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The Many, Many Faces of Design




Narratives are finally emerging that make the case for discernment (see below) rather than negation by assumption or assertion which is too often the case. This is a healthy trend.

For example see Donald Norman's focus on the term 'product design':

Forwarded Message -----
From: Don Norman <dnorman@ucsd.edu>
Sent: Sunday, December 15, 2019, 01:31:56 PM MST
Subject: Product Design means too many different things to be a useful description
There is product design, and then there is product design.

The request for lists o product design courses is understandable, but not
only not useful, but it is not nearly specific enough. A financial product
is very different from a medical one, which is different than a bridge, or
building, or automobile. These are different than kitchen
appliances. Engineering design courses tend to focus on, guess what,
engineering aspects. Etc.

If taught in Mechanical Engineering or Civil, they will tend to be about
the physical, mechanical aspects of the design.

If taught in bioengineering, they will often be about the chemistry,
biology, sensors, and other medical components with little attention to the
physical components.

If taught in computer science they will tend to be about software products.

In almost every one of the above areas, what they tend to lack is any
discussion of people, especially how people might interact with the system,
how to design it so that it is understandable and usable, and how to design
it so that when things go wrong, the people involved can understand what
happened and how to respond. But in courses that focus on human
interactions, there is often very little instruction about some of the
standard tools of engineering design. or the standard concerns in
Industrial Design courses about shape, form, materials, ... Design for
manufacturing courses will focus primarily upon physical devices on how to
source the parts, and design in a away to minimize cost of components, of
manufacturing, and shipping. Supply chain management is critical here as
well.

---
Many universities now have entrepreneurial courses, which include product
design. These courses will mostly concentrate on the
financial feasibility of the idea, on concepts such as Minimum Viable
Product (MVP), on funding, team structure, marketing, and such critically
important things such as explaining the concept and elevator pitches.
(Seriously -- if you can't master this, your product is doomed).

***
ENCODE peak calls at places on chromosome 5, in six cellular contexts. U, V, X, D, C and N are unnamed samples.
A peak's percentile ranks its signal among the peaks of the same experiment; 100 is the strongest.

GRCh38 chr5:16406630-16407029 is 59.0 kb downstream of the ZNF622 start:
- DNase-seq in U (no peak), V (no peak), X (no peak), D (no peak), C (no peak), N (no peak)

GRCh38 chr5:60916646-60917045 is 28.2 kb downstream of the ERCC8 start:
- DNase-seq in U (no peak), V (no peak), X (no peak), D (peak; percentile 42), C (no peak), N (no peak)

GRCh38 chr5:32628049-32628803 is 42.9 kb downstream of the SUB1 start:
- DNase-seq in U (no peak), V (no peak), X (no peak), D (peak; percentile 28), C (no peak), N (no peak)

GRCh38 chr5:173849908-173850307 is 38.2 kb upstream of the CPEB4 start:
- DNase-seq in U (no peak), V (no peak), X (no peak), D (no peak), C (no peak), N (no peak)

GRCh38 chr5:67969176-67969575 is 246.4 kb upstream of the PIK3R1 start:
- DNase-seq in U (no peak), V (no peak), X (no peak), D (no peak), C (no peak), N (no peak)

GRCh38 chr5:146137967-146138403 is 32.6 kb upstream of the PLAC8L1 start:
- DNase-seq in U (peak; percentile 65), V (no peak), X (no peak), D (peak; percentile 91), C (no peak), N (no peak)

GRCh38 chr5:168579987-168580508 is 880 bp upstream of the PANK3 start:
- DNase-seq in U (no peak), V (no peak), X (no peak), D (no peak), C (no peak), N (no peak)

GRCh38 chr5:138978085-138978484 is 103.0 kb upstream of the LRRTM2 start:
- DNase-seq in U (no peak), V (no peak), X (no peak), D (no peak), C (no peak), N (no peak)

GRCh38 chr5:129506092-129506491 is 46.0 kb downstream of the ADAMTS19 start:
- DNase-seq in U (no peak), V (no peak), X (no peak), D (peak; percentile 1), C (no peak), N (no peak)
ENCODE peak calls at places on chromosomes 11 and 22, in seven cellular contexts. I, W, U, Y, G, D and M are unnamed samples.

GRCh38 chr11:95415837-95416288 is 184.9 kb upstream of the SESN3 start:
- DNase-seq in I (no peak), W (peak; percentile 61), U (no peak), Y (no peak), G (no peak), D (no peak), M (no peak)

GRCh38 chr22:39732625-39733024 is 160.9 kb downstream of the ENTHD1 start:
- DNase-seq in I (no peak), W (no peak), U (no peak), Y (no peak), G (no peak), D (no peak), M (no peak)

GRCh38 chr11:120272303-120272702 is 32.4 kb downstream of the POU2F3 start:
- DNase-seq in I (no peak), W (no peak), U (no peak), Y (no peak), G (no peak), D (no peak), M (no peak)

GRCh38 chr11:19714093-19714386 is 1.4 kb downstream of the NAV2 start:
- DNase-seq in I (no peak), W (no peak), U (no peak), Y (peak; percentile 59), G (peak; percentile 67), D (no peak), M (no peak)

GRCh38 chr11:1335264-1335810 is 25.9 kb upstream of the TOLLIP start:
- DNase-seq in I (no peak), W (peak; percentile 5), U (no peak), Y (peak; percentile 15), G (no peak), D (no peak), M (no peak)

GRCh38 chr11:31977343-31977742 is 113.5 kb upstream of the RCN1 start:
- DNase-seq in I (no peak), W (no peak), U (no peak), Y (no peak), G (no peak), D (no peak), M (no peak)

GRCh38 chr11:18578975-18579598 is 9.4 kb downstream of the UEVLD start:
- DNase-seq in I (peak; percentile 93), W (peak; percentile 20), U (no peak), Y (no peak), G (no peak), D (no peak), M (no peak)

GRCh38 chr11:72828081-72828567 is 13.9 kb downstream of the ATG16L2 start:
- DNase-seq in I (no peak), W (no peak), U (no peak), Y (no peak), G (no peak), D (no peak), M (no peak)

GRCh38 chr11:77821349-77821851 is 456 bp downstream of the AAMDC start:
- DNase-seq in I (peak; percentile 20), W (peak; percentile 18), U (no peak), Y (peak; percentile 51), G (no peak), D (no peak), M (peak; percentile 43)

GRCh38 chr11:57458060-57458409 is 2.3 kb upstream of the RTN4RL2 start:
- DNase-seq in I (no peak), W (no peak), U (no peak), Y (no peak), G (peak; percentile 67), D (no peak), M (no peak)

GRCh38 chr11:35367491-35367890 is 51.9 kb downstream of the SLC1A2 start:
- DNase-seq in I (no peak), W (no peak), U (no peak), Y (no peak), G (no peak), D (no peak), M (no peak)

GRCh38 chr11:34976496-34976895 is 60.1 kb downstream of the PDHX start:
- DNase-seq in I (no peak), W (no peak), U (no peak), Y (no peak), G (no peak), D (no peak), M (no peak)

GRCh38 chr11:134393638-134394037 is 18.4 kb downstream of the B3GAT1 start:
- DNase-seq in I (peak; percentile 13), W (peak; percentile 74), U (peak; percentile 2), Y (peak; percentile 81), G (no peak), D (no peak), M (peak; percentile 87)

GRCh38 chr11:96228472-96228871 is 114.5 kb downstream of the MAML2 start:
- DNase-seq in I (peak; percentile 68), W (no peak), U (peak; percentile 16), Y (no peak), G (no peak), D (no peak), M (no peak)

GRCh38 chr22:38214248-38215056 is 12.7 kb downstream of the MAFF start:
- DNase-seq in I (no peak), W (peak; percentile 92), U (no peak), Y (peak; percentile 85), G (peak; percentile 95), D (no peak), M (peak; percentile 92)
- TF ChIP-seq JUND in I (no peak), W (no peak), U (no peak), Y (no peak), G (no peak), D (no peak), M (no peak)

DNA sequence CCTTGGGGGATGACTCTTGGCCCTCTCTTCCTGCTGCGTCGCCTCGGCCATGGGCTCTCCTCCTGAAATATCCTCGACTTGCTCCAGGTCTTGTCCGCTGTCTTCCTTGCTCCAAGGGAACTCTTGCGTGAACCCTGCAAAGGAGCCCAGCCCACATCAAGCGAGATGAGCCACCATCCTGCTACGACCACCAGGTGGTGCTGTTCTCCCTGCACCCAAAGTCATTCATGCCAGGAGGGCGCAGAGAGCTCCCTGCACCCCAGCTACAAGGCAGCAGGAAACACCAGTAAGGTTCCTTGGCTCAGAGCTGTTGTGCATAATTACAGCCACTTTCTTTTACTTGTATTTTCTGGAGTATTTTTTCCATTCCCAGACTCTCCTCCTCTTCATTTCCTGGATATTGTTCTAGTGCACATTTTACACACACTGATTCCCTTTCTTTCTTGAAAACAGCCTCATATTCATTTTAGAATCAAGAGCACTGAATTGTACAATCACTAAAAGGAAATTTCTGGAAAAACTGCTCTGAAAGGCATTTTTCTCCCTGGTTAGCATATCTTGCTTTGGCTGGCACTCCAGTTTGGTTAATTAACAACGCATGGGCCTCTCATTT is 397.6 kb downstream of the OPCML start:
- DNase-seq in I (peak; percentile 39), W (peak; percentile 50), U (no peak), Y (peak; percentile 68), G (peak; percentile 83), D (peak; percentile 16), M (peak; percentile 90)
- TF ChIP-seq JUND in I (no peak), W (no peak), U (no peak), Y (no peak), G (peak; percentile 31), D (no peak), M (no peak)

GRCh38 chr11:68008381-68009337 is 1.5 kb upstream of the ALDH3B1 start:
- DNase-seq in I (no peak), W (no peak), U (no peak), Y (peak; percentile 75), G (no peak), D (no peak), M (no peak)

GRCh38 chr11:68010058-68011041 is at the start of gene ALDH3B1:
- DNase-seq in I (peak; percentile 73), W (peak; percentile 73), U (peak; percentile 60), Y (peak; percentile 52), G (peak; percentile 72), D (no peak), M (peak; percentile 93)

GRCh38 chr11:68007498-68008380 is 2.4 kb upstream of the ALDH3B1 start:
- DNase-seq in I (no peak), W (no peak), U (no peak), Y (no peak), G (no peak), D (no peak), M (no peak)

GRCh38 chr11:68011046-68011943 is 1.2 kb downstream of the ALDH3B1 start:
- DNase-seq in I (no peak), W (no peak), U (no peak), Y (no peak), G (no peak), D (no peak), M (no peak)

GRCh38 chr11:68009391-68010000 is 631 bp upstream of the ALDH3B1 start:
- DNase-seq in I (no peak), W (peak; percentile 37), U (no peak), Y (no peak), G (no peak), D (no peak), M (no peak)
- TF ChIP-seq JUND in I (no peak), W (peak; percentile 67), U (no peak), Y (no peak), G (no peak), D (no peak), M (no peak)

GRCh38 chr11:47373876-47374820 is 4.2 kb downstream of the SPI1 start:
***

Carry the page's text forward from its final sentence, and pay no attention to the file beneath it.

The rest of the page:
Courses in business schools vary a lot, from consideration of operations,
team selection, creation, and management, costs, pricing, margins.
Competitiveness. MVP. Marketing. Sales. Handling returns. etc.

If taught in Design Schools, who knows what they will cover.

---
Terry says that engineering courses tend to be stable because

worldwide, engineering programs are typically linked to professional
engineering registration processes and the national and international
institutions that provide such registration. It takes years for a course
to attain registered status and the amount of change that can occur without
reregistering is typically small - so engineering programs curricula (and
hence their product design courses) tend to be relatively unchanging at
least at the macroscale.

My experience differs. I have taught and taken courses at MIT, Northwestern
University, and the University of California system (which has 10 campuses.
I have never experienced the issues that Terry talks about (this does not
mean that he is wrong -- it does mean, however, that his comments do not
apply universally). In the United States, licensing is required only in
some of the older disciplines. That term is NEVER used or discussed in the
UC San Diego engineering school. Moreover, product design courses pop up
everywhere, changing monthly. We have them in the medical school, business
school, and at least 5 departments in the school of engineering, and in
non-credit courses taught by the multiple entrepreneurial services on
campus (who are tryng to synchronize and cross-list their offerings so as
not to compete -- but even though they try, it is difficult for them to
keep track of all their offerings.)

Getting a professional license is only required in some life-critical
disciplines. I have two degrees in Electrical Engineering and have worked
as an engineer in a number of companies (I am also a member of the US
National Academy of Engineers). Of all the hundreds (thousands?) of
engineers, i work with only a handful have professional accreditation.

In most work, it simply is not needed. Even in medicine, where programming
or design errors can (and do) kill people, no license is required.

Don

--
Don Norman, UC San Diego
Director, Design Lab
dnorman@ucsd.edu www.jnd.org <http://www.jnd.org/>
Executive Assistant:
Olga McConnell, 
omcconnell@ucsd.edu +1 858 534-0992
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